Gillard may be quizzed in probe

Andrew Probyn Federal Political Editor
Gillard may be quizzed in probe

Former Labor prime minister Julia Gillard faces the prospect of being hauled before a royal commission into union corruption to explain her role in setting up a union slush fund in WA more than 20 years ago.

Companies and business executives who have been complicit in bribery, corruption and kickbacks have also been put on notice they may be called to give evidence.

The terms of reference released by the Abbott Government yesterday for a royal commission names Ms Gillard's former client, the Australian Workers Union, as one of five unions of particular interest. At the height of the "AWU affair" that dogged Ms Gillard's prime ministership in 2012, Mr Abbott accused her of acting criminally.

As an industrial lawyer with Slater & Gordon in 1992, Ms Gillard helped her then boyfriend - an AWU official - establish an association to promote workplace reform. The association was later used to siphon more than $400,000 from companies including Thiess and Woodside.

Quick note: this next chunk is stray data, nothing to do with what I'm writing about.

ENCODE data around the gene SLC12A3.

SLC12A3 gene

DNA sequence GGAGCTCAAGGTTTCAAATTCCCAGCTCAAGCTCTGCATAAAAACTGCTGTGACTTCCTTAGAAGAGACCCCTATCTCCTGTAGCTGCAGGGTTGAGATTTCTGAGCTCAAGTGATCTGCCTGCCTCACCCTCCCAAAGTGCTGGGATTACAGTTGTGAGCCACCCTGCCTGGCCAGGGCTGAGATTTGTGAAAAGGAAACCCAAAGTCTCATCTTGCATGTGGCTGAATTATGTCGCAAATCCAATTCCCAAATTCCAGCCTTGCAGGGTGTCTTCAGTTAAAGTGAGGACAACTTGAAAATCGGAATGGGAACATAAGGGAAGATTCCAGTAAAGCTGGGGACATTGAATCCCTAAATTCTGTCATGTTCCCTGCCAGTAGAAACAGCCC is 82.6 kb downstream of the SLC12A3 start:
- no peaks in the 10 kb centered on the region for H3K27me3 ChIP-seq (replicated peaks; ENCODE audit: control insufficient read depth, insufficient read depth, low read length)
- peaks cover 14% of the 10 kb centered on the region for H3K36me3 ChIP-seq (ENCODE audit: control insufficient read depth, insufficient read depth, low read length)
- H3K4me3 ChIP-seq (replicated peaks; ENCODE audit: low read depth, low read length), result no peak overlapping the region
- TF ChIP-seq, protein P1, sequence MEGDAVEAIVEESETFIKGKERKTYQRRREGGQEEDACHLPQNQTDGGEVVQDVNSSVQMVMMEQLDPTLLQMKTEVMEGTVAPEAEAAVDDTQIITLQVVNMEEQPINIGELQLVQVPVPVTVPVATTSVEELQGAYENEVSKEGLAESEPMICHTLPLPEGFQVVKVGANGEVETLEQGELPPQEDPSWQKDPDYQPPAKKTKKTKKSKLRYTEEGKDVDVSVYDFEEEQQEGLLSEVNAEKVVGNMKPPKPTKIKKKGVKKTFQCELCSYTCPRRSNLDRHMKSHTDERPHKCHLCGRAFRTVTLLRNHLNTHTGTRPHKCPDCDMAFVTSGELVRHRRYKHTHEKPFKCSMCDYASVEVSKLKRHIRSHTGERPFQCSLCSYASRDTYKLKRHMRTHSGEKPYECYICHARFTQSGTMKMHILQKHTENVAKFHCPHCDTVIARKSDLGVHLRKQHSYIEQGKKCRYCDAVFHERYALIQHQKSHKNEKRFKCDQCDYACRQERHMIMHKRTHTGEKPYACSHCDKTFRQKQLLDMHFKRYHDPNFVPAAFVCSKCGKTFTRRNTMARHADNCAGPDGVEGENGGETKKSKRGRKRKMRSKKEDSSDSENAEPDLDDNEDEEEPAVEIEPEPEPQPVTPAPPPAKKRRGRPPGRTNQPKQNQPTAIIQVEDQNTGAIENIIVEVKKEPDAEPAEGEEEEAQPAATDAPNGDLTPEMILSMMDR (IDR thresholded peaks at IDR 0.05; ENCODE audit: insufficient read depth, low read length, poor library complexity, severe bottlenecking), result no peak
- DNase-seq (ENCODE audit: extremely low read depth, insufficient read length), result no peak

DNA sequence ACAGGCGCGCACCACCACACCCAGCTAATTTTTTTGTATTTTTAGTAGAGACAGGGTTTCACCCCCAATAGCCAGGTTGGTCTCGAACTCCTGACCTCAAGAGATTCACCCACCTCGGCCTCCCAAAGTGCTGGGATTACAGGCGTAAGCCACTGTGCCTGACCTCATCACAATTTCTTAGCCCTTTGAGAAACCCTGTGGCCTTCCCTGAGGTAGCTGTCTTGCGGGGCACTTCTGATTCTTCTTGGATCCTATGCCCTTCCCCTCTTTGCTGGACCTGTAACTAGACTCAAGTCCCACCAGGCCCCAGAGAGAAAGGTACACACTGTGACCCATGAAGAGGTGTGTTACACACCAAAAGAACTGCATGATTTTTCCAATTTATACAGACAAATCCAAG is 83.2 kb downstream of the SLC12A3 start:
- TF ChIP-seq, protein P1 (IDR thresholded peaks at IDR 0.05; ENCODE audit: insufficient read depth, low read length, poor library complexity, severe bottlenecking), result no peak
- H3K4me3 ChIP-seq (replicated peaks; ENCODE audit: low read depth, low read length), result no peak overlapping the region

Ms Gillard, who along with five other former Labor ministers has been summoned to attend a royal commission into the 2009 home insulation program, denies any wrongdoing.

The union corruption royal commission's terms of reference also name the Construction, Forestry, Mining and Energy Union, the Electrical Trade Union, the Health Services Union and the Transport Workers Union.

Business groups welcomed the royal commission. The Australian Industry Group said it had long expressed concern about union funds set up by unions and hefty commissions paid to unions from insurance products pursued during bargaining.

The Ai Group and the Australian Mines and Metals Association said a restored Australian Building and Construction Commission would have a more immediate effect on stamping out coercion and corruption.

Prime Minister Tony Abbott said the restoration of the ABCC would be one of the first items before the Senate this month.

He said some employers would also be investigated because "this whole culture of corruption takes two sides to be created".

Opposition Leader Bill Shorten said it would be better to set up a multi-agency task force led by the Australian Federal Police.